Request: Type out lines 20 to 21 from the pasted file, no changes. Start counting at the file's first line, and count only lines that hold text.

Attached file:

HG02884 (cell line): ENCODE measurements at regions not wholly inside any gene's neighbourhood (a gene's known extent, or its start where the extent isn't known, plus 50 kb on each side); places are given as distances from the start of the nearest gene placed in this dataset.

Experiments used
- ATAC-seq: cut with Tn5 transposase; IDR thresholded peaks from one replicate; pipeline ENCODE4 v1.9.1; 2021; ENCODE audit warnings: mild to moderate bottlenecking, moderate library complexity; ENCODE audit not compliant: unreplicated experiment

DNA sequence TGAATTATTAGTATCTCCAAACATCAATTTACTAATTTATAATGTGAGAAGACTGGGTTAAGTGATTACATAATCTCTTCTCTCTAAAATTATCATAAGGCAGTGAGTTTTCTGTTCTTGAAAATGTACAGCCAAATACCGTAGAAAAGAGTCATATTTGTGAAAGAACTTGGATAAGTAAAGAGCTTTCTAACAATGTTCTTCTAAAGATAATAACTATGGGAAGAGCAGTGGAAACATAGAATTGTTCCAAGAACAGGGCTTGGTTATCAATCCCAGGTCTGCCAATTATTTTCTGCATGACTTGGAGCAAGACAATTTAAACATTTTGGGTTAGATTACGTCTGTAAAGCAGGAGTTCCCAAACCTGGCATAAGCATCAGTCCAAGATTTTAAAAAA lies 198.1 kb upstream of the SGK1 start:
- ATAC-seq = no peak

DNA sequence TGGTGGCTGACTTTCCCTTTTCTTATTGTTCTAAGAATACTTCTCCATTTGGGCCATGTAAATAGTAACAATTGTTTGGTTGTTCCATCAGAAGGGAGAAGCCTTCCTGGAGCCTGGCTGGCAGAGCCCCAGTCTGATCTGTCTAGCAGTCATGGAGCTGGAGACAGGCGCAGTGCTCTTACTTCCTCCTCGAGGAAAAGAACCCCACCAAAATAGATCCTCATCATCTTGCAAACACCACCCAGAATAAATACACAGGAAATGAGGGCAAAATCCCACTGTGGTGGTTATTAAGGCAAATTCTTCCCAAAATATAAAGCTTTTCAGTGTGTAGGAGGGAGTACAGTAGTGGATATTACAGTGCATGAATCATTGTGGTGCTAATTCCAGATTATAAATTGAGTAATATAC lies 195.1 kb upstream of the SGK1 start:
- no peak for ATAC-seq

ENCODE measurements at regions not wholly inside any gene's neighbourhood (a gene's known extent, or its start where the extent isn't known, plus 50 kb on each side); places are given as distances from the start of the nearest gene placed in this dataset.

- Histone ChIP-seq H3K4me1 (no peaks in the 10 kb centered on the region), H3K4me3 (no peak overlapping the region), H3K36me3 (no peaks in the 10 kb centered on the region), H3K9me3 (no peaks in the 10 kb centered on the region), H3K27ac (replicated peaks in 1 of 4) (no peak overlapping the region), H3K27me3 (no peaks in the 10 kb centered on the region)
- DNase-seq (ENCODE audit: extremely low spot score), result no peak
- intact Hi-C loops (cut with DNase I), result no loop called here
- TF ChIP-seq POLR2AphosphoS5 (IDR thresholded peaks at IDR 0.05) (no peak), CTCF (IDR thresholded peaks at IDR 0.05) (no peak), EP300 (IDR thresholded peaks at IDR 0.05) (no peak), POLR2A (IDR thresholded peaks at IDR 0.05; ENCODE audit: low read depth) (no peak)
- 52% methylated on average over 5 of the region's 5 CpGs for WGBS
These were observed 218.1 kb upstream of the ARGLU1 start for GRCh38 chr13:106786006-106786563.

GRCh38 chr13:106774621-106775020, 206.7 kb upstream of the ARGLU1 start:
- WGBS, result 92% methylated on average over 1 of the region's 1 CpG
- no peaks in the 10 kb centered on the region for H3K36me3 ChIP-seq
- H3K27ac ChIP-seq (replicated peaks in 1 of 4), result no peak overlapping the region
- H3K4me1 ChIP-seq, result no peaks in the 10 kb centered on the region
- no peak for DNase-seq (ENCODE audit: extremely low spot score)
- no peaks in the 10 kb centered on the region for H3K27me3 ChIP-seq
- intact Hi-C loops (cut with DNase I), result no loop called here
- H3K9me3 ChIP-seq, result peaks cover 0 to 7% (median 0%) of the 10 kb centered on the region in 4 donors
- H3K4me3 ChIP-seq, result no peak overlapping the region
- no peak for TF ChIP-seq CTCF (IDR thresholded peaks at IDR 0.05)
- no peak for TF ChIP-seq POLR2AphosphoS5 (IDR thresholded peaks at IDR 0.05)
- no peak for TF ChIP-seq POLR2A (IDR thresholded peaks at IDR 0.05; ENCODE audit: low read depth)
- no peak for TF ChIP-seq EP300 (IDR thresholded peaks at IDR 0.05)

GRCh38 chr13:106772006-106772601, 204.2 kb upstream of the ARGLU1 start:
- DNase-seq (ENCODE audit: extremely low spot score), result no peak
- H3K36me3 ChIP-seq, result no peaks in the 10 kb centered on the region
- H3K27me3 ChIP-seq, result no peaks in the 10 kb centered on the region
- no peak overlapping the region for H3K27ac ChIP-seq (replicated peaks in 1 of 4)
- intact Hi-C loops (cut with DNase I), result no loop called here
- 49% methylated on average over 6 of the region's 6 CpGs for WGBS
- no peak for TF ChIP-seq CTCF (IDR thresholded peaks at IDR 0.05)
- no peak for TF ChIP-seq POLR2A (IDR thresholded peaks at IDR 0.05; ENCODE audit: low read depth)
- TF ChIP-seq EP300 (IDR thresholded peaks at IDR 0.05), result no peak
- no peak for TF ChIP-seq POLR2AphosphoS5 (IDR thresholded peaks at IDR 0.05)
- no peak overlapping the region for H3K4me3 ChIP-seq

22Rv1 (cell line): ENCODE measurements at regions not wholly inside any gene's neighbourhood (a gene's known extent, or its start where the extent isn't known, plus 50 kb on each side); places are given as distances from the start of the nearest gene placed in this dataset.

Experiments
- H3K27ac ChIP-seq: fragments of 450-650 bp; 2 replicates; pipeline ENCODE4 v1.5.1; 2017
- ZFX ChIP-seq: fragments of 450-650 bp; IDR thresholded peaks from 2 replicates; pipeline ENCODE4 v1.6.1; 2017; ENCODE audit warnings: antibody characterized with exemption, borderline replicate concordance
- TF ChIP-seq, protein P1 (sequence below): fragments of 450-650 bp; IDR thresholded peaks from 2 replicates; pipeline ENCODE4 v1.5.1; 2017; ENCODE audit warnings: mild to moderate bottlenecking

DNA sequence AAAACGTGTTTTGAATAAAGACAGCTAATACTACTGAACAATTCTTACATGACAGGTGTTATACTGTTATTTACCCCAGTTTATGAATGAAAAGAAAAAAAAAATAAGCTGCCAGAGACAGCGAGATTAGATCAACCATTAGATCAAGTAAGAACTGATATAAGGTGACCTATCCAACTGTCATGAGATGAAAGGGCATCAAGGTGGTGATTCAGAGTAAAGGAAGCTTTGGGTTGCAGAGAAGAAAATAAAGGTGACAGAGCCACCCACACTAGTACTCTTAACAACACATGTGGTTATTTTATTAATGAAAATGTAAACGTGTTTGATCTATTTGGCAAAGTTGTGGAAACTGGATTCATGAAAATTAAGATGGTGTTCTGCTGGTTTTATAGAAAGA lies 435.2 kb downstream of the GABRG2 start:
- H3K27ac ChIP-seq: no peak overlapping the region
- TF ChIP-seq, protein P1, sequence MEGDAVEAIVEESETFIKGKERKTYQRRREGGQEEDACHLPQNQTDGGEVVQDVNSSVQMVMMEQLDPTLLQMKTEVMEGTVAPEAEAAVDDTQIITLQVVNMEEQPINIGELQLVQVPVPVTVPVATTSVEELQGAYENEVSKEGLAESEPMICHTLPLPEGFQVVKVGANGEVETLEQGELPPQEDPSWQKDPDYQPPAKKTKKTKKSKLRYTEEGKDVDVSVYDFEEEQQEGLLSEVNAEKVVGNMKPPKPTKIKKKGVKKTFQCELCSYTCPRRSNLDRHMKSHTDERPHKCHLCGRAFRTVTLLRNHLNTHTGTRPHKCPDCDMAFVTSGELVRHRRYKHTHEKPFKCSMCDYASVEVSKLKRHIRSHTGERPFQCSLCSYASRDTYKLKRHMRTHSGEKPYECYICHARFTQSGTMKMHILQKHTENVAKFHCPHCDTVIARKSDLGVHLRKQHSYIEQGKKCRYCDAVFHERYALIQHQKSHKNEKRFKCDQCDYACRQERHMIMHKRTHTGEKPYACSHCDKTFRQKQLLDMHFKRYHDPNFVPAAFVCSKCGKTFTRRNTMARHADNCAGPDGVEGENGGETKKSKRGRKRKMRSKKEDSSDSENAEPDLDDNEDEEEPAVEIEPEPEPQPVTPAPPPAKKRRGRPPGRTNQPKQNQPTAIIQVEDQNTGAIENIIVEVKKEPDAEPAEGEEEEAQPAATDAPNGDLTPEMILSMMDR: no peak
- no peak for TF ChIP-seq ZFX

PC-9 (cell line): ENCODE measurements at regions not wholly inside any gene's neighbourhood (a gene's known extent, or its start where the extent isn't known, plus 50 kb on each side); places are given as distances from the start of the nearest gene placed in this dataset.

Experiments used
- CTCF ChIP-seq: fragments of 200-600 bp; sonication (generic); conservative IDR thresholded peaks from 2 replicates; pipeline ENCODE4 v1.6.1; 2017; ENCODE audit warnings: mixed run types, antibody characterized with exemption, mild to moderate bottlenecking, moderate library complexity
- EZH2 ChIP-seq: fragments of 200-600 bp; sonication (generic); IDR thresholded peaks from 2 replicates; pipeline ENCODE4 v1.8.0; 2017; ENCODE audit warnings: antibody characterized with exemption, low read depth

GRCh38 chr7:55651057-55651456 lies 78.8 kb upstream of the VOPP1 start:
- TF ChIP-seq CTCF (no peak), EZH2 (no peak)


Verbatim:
- no peak for DNase-seq (ENCODE audit: extremely low spot score)
- no peaks in the 10 kb centered on the region for H3K27me3 ChIP-seq